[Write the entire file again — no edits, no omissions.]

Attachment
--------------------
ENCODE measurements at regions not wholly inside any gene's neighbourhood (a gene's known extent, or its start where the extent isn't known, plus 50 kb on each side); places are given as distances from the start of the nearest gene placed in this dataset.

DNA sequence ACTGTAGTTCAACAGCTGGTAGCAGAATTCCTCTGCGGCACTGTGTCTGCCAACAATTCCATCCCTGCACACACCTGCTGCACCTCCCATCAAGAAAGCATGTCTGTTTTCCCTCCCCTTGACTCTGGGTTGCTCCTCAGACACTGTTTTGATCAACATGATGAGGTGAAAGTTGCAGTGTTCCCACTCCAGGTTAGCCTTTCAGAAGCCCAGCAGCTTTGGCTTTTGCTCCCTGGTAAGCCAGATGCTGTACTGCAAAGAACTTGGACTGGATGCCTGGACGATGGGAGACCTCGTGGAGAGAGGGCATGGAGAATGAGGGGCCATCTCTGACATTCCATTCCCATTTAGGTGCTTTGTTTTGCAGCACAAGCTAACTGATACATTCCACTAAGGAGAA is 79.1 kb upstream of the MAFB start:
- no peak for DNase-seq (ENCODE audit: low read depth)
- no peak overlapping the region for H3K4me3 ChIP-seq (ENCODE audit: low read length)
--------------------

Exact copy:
ENCODE measurements at regions not wholly inside any gene's neighbourhood (a gene's known extent, or its start where the extent isn't known, plus 50 kb on each side); places are given as distances from the start of the nearest gene placed in this dataset.

DNA sequence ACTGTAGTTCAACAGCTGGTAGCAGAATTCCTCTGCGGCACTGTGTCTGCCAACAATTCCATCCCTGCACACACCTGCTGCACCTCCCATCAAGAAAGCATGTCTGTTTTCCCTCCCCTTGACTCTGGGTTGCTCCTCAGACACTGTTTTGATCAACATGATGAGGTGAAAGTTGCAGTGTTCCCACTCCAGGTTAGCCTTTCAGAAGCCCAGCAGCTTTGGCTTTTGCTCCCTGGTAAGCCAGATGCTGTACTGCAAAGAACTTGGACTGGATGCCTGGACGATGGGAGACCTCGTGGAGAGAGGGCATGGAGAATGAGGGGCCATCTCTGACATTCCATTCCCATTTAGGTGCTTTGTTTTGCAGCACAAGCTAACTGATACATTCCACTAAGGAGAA is 79.1 kb upstream of the MAFB start:
- no peak for DNase-seq (ENCODE audit: low read depth)
- no peak overlapping the region for H3K4me3 ChIP-seq (ENCODE audit: low read length)